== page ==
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Paulus-Lirche in Thessaloniki, Bild: trabantos / shutterstock

Thessaloniki – port city with flair

Thessaloniki is a stunner just by looking at it: the city stretches along the sea to the Acropolis Hill with many small houses and is the second largest city in Greece. The metropolis is not regarded as such by the locals, but is seen as a traditional village with a lot of national pride.

If you stroll through the alleys and drift through the old town, you will notice that modernity meets the origins of the Byzantine era head-on here. Thessaloniki is hard to beat in terms of diversity. While the promenade along the harbor is very noble, relics of the Ottoman era can still be seen in the depths of the city. This special flair makes the city so worth seeing and brings a unique atmosphere.

How to get there

Platia Aristotelous
Platia Aristotelous, historical square in Thessaloniki, Image: Igor Zuikov / shutterstock

Thessaloniki can be reached in various ways by plane, car or long-distance buses – depending on your personal budget and the time available.
The larger German cities offer direct flights with which visitors can reach the city in about two and a half to a maximum of three hours flight time. From Thessaloniki Airport, buses or taxis take travelers to the city center – this option is time-saving and convenient.

There are also long-distance buses to Thessaloniki from large cities, which are usually relatively inexpensive, but also take a long time. However, if you are not pressed for time, you can travel quite comfortably and enjoyably with the bus companies. Most of the buses make a major stopover in Vienna and Bulgaria and are on the road for a total of around 30 hours.

Getting around the city

Exploring the city is quite easy, as the city network is compact and easily doable on foot. One tip is to start at the top and work your way down the beautiful alleys to the sea – this is especially advisable on hot days.
The bus network specialises in tourists with bus line 50 and runs along a “Cultural Route” to the most important sights at 16 stops. The ticket for this is very cheap and valid for 24 hours – the buses are correspondingly full.
Eight stops are also served by red hop-on hop-off buses, the use of which also includes audio guides for more detailed explanations of the sights.
If you are not good on foot and don’t feel like full buses in the high season, you can also resort to taxis in the classic way – but also a little deeper into your wallet.

Attractions in Thessaloniki

The White Tower

The White Tower of Thessaloniki
The White Tower of Thessaloniki, Image: k_samurkas / shutterstock

The White Tower was built in 1535 and is still considered a landmark of Thessaloniki today. Since it used to serve as a prison and torture chamber, it was given the name “The Red Tower” because its existence was marked by many bloody atrocities. It was not until 1890 that it was renamed “The White Tower” – the reason for this was one of the prisoners. He agreed to paint the tower white if he was released for it.
Meanwhile, the White Tower houses a museum about Byzantine culture. Due to its location by the sea, a visit to the tower can be perfectly combined with a walk along the five-kilometre-long waterfront.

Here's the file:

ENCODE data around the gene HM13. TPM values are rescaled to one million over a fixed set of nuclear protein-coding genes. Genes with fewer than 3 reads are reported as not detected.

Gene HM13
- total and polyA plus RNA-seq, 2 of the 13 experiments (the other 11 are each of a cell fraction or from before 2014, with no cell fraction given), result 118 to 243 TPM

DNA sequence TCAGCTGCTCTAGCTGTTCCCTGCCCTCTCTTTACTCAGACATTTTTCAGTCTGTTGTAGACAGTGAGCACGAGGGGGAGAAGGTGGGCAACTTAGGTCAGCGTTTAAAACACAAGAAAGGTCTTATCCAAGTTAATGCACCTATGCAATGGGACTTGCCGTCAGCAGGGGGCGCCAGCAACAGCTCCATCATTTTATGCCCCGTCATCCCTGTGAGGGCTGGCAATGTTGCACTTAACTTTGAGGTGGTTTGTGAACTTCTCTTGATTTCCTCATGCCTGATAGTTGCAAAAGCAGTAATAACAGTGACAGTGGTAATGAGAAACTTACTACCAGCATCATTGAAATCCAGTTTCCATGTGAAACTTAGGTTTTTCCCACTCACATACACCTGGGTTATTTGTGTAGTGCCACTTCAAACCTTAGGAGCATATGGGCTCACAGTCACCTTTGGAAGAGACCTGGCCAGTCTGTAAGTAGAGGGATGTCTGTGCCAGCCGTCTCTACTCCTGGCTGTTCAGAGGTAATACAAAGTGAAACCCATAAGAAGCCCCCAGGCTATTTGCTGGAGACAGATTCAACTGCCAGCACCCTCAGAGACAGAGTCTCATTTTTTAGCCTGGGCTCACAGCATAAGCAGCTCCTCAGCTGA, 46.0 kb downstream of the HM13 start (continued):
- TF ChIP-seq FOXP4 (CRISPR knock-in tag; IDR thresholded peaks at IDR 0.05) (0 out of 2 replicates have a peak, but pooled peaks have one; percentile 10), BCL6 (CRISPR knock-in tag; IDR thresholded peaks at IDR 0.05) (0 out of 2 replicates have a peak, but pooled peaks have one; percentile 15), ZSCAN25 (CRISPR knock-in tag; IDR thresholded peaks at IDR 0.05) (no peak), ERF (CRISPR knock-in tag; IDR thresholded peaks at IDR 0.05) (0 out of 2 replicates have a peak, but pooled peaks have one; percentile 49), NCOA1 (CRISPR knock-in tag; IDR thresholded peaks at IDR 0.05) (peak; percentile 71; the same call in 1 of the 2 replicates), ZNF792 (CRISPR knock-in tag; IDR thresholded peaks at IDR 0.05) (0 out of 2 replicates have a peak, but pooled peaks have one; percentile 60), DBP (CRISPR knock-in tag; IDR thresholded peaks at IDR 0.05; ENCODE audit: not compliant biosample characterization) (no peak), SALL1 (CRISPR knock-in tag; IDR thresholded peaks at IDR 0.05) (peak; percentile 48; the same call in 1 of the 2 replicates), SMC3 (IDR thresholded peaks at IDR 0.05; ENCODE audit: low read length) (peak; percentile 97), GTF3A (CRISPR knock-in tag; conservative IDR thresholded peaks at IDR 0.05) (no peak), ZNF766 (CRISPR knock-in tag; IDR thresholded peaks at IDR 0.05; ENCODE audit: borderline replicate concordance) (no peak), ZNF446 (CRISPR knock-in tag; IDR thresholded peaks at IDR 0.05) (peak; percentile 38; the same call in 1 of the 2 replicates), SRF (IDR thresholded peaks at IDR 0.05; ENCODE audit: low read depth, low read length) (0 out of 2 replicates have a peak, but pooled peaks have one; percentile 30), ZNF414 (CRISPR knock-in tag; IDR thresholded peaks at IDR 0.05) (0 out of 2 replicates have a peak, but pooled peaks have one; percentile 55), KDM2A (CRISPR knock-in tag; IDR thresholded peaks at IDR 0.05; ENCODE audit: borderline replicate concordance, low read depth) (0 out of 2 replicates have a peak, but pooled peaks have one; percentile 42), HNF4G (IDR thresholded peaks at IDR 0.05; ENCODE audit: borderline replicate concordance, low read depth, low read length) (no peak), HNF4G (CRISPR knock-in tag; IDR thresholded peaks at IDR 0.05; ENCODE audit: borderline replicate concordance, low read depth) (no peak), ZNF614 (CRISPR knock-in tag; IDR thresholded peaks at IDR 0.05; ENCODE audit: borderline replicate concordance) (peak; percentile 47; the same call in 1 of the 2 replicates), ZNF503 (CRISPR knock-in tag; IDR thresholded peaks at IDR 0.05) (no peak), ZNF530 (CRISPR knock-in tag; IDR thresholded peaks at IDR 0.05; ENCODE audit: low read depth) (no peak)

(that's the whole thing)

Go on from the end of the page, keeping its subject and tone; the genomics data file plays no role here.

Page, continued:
Numerous museums

Thessaloniki has a rich cultural history, which can be admired in many museums.
The Archaeological Museum displays the remains that were found during the extensive excavations around the city and are well preserved. Also very interesting is the Museum of War History, which has exhibited old uniforms as well as weapons and orders of merit as well as other military remnants. Since Thessaloniki still has a fairly large Jewish community, the history of the Jewish population is documented in the Jewish Museum. Also worth seeing are the museums of photography and film as well as the Olympic Museum, which deals with the history of the Olympic Games from antiquity to modern times.

The old town of Ana Poli

The historic old town centre of Thessaloniki is located in the upper part of the city and invites you to take a stroll through the city with its narrow streets, small taverns and great atmosphere. Along the way, there are several Greek churches that are open to visitors, as well as the relaxing place Pasha ́s Gardens – a well-kept green area with fountains and comfortable seating.

Weekly markets

For fresh local products, the Kapani and Modiano markets are not to be missed. They are located next to each other and have an incredible variety of fresh fruit and vegetables, spices, antipasti, freshly caught fish, good sausage and farmhouse cheese. In the immediate vicinity, cosy taverns invite you to eat, enjoy an espresso or a cool drink, so that a visit to the market is ideal for rounding off your visit to the market.

Attractions in the area

Pella and Vergina

Pella and Vergina used to be the capitals of Macedonia and are now popular archaeological sites with relics worth seeing. Only an hour’s drive from Thessaloniki, they are a good day trip destination. Old royal tombs, jewellery, mosaics and the royal walls are well preserved and worth a visit.

Sithonia peninsula with Mount Athos

Long beaches, crystal-clear water and small coastal towns that invite you to linger: this is the Sithonia peninsula. Furthermore, it attracts with pure nature and Mediterranean vegetation and is perfect for hiking in the low season.

Insider tips for Thessaloniki

At the beginning of the city exploration, it is worthwhile to enjoy the sunrise from the Heptapyrgion. This is a fortress with a small café nearby – perfect for grabbing a first coffee for the view over Thessaloniki.

If you can enjoy silence, you should not miss the Vlatades Monastery. It is a UNESCO World Heritage Site and has a very beautiful courtyard that invites you to take a break in the shade.